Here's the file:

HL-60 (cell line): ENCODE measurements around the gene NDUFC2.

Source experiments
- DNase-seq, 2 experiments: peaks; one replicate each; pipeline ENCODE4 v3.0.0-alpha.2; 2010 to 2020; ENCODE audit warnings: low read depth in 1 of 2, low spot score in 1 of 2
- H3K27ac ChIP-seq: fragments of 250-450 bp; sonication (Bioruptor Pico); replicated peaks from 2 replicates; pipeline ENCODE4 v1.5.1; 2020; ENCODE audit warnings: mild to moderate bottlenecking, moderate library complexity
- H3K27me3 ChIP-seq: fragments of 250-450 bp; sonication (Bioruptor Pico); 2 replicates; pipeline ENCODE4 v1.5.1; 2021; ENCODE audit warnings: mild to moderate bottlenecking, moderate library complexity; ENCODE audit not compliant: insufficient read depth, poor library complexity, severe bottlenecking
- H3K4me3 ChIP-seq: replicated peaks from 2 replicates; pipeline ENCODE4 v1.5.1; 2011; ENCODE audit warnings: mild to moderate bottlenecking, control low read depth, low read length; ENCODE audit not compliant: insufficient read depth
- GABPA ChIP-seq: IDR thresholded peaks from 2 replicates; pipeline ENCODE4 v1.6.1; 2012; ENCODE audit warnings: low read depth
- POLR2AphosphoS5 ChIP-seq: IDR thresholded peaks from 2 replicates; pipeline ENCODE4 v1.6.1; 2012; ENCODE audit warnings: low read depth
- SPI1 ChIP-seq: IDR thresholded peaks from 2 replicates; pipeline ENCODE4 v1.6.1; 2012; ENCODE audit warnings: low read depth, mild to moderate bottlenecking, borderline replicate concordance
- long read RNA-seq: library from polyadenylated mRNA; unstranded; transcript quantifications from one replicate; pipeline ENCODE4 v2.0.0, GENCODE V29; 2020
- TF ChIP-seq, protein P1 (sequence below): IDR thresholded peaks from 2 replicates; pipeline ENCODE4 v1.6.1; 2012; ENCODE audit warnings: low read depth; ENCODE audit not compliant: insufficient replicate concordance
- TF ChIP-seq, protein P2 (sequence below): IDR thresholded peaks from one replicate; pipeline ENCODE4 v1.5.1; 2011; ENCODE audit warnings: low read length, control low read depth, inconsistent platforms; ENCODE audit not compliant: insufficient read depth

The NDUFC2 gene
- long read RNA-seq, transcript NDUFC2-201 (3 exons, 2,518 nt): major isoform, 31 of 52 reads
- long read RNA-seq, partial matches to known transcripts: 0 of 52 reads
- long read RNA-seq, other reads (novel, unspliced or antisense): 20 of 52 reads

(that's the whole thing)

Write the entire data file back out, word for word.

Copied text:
HL-60 (cell line): ENCODE measurements around the gene NDUFC2.

Source experiments
- DNase-seq, 2 experiments: peaks; one replicate each; pipeline ENCODE4 v3.0.0-alpha.2; 2010 to 2020; ENCODE audit warnings: low read depth in 1 of 2, low spot score in 1 of 2
- H3K27ac ChIP-seq: fragments of 250-450 bp; sonication (Bioruptor Pico); replicated peaks from 2 replicates; pipeline ENCODE4 v1.5.1; 2020; ENCODE audit warnings: mild to moderate bottlenecking, moderate library complexity
- H3K27me3 ChIP-seq: fragments of 250-450 bp; sonication (Bioruptor Pico); 2 replicates; pipeline ENCODE4 v1.5.1; 2021; ENCODE audit warnings: mild to moderate bottlenecking, moderate library complexity; ENCODE audit not compliant: insufficient read depth, poor library complexity, severe bottlenecking
- H3K4me3 ChIP-seq: replicated peaks from 2 replicates; pipeline ENCODE4 v1.5.1; 2011; ENCODE audit warnings: mild to moderate bottlenecking, control low read depth, low read length; ENCODE audit not compliant: insufficient read depth
- GABPA ChIP-seq: IDR thresholded peaks from 2 replicates; pipeline ENCODE4 v1.6.1; 2012; ENCODE audit warnings: low read depth
- POLR2AphosphoS5 ChIP-seq: IDR thresholded peaks from 2 replicates; pipeline ENCODE4 v1.6.1; 2012; ENCODE audit warnings: low read depth
- SPI1 ChIP-seq: IDR thresholded peaks from 2 replicates; pipeline ENCODE4 v1.6.1; 2012; ENCODE audit warnings: low read depth, mild to moderate bottlenecking, borderline replicate concordance
- long read RNA-seq: library from polyadenylated mRNA; unstranded; transcript quantifications from one replicate; pipeline ENCODE4 v2.0.0, GENCODE V29; 2020
- TF ChIP-seq, protein P1 (sequence below): IDR thresholded peaks from 2 replicates; pipeline ENCODE4 v1.6.1; 2012; ENCODE audit warnings: low read depth; ENCODE audit not compliant: insufficient replicate concordance
- TF ChIP-seq, protein P2 (sequence below): IDR thresholded peaks from one replicate; pipeline ENCODE4 v1.5.1; 2011; ENCODE audit warnings: low read length, control low read depth, inconsistent platforms; ENCODE audit not compliant: insufficient read depth

The NDUFC2 gene
- long read RNA-seq, transcript NDUFC2-201 (3 exons, 2,518 nt): major isoform, 31 of 52 reads
- long read RNA-seq, partial matches to known transcripts: 0 of 52 reads
- long read RNA-seq, other reads (novel, unspliced or antisense): 20 of 52 reads